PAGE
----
I’ve written stories set in Anglo-Saxon Britain, in modern industrial projects, in the alternate world of Gaia, and the fantasy world of Rast. Sometimes I satirize jobs I’ve done. Many of my central characters are smart, beautiful, and dangerous women who lead unwilling males to fulfil the duties before them. Lt. Gisel Matah in Deadly Enterprise is perhaps the most Bond-like of these. I like writing novels about realities my readers can enjoy in the guise of dashing adventurers; loyal comrades; lovers; or pledged sovereigns. I hope they find there the spark that brings them to realize greater dreams of their own.

You can also visit me and my author friends at www.novelpro.com

The Excerpt:

Prologue

Robert Matah looked up from the keyboard when he heard a warning chime transmitted from somewhere in the bowels of the starship Iskander. A caution signal – with the overhaul of the Intruder complete, the workers were clearing the hangar in preparation for a launch.

He stared at the viewport across the empty control room. Below the starship’s stationary orbit the distant globe of Gaia shone like a turquoise jewel in full sunlight. It looked a lot like his Earth, but with a few big differences – no signs of space traffic, no huge grey blotches of cities, no Twenty-second Century bustle. This Earth was primitive, a world cast back in time — the nearest guess they’d been able to make suggested five hundred years back. Nothing but sailing ships and cannon here, until his father got the steelworks and factories going.

Robert hated visiting the surface, resented losing the sophistication and stimulation of the world he’d grown up in. He and his sister, Gisel, had come along with their father on a mission to develop industry and resource extraction for a new colony called N-3 in their own galaxy. Intended as a ten-year stint, they’d go home with enough salary banked to set up any career they desired. Instead, they’d wound up here — another Earth, but one with a different history. Five goddam years wasted so far! Somehow the Iskander had jumped right out of their own reality and wound up in something he’d believed was only a wild theory — an alternate universe.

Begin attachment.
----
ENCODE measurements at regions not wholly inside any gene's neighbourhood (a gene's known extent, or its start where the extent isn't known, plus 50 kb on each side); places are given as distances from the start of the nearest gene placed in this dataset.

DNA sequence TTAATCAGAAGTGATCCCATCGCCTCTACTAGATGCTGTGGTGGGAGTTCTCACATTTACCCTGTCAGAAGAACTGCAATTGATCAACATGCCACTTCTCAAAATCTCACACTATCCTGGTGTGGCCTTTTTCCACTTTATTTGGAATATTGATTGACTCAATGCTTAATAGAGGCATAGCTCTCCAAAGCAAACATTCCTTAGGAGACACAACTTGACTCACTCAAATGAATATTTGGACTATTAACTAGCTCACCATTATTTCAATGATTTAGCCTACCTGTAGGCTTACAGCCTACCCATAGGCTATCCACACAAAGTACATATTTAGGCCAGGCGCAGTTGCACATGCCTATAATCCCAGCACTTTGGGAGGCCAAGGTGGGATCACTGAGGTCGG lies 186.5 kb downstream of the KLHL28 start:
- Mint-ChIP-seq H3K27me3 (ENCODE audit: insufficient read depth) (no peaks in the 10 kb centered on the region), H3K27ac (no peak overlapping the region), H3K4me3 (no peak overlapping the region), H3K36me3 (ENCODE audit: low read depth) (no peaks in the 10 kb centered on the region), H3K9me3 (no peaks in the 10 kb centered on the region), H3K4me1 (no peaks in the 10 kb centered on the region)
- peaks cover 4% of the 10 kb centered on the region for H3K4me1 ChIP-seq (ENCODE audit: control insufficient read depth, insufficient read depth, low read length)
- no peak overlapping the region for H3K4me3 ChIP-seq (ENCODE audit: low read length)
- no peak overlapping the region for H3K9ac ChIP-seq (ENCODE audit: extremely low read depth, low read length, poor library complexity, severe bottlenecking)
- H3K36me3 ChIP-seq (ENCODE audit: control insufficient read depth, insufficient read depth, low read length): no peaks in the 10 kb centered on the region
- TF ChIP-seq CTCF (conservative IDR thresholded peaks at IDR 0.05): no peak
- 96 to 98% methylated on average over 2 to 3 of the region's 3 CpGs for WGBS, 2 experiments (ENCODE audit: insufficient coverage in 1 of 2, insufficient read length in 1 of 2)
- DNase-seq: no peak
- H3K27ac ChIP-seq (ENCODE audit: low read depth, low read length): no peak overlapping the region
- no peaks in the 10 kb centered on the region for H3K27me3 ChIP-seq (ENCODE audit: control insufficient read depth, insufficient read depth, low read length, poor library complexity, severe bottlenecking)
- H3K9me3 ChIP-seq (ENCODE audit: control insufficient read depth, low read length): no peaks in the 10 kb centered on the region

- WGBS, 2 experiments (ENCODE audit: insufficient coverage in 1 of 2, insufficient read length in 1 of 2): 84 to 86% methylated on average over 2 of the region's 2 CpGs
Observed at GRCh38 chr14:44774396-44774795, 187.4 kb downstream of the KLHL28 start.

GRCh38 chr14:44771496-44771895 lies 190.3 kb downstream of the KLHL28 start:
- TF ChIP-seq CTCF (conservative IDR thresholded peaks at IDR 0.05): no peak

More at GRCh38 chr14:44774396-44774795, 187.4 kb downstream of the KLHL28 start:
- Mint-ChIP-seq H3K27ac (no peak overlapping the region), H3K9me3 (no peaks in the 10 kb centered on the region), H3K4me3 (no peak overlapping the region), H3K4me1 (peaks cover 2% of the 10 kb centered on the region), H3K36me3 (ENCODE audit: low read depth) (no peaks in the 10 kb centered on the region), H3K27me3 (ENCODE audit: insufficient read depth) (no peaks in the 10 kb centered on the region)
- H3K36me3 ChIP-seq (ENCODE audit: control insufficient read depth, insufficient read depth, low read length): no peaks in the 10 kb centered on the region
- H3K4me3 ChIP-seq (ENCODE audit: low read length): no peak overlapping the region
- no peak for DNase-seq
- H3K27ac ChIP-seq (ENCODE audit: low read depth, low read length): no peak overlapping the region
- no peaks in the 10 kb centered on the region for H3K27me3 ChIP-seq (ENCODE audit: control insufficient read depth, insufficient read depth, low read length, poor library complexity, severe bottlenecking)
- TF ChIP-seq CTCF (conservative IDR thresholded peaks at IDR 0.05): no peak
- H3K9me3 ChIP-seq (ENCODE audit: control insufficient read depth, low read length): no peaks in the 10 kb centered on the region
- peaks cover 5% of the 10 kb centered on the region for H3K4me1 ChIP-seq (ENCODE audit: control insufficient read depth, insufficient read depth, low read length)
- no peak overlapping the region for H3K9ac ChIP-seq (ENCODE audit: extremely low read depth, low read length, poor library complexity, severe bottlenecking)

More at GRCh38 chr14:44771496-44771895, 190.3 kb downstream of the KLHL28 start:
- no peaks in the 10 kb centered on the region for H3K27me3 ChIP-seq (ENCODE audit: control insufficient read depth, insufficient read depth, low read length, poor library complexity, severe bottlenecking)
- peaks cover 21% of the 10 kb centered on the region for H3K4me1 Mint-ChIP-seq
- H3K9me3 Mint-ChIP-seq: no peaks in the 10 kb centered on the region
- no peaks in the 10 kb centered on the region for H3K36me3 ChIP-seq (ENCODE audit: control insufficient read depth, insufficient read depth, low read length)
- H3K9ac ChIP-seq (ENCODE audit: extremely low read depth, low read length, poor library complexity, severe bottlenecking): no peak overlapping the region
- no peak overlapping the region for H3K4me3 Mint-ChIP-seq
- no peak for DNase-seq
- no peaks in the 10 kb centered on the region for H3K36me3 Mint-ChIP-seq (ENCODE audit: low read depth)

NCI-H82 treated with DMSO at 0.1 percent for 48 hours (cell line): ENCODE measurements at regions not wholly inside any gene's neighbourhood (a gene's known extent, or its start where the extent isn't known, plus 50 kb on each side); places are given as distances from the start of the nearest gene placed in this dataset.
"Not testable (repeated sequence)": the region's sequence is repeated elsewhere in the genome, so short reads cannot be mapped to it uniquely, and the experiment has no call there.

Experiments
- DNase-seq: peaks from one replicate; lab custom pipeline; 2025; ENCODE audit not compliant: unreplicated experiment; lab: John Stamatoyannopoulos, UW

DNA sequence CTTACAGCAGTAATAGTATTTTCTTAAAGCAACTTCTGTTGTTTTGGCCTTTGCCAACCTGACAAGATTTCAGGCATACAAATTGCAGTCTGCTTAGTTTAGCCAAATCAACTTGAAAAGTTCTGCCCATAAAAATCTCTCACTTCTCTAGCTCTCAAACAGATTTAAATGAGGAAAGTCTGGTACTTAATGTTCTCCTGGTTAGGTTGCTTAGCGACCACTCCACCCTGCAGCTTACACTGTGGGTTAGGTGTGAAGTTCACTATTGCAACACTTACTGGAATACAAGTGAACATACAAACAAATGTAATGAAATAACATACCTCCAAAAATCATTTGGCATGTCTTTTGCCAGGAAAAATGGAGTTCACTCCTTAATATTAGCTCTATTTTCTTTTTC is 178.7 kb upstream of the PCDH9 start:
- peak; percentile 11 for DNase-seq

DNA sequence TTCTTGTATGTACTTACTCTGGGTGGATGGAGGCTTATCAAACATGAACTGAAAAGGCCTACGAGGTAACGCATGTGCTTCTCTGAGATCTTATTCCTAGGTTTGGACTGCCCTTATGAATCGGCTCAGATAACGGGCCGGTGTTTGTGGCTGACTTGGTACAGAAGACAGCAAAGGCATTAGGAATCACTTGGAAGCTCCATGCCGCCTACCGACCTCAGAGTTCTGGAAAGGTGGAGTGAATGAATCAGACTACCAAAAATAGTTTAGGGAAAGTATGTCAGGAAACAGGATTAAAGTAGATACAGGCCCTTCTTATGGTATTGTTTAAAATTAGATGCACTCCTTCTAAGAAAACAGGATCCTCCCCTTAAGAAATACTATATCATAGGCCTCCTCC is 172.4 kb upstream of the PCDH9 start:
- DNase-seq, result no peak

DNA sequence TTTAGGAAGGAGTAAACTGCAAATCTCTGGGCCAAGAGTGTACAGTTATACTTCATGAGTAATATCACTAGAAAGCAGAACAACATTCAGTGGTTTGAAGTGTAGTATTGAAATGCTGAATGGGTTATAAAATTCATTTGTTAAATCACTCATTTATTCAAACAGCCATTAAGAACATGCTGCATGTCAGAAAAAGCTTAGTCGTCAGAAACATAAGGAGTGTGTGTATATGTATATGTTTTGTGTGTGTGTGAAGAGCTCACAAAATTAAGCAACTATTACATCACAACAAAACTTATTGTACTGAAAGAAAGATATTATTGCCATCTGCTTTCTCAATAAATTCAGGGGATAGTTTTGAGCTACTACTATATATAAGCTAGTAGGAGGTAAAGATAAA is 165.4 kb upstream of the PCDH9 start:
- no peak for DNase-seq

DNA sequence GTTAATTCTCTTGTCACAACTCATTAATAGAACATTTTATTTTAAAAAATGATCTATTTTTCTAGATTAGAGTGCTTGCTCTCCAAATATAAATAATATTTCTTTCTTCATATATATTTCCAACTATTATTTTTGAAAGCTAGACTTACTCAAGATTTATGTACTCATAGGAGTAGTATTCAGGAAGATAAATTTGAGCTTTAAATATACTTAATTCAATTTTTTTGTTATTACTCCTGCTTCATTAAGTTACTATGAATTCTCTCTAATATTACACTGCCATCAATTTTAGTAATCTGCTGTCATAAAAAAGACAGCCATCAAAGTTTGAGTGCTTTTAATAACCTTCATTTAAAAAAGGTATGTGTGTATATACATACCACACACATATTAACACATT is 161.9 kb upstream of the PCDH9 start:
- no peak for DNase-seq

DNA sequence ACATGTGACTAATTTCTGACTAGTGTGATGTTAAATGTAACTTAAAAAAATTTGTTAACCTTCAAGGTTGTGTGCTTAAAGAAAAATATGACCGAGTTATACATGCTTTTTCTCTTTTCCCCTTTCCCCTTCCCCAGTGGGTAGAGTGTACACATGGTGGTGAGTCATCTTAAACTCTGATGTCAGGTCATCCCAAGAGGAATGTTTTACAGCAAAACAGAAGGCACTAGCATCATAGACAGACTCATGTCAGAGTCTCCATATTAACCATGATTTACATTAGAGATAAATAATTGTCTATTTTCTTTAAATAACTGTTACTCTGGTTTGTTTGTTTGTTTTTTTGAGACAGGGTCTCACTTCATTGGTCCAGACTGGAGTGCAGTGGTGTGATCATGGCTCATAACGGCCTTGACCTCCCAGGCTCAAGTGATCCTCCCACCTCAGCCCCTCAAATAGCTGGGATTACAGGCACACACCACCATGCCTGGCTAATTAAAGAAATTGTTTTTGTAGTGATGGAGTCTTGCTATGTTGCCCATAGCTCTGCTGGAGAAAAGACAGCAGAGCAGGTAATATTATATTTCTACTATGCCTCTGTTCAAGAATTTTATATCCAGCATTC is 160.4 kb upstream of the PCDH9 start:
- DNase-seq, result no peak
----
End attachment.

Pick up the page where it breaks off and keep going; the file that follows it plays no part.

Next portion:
He glanced at the Situation Screen, almost the only instrument in the control room they hadn’t transported down to their base on the surface. It showed a map of the world, oh so similar to the map of home, but with enough differences in place names and coastlines to make it foreign.

He’d built up the map with individual strips of spectroscopic imagery from the low orbit satellite system he had charge of. The Intruder would launch one more of the satellites on its way down to the surface. One more with imaging capability as well as communications and navigation systems — all brought from Earth to be used around N-3. Hope those folks were okay without them. He’d had to calculate an orbit that would allow this satellite to keep checking on a huge army headed their way from the Skathian heartland.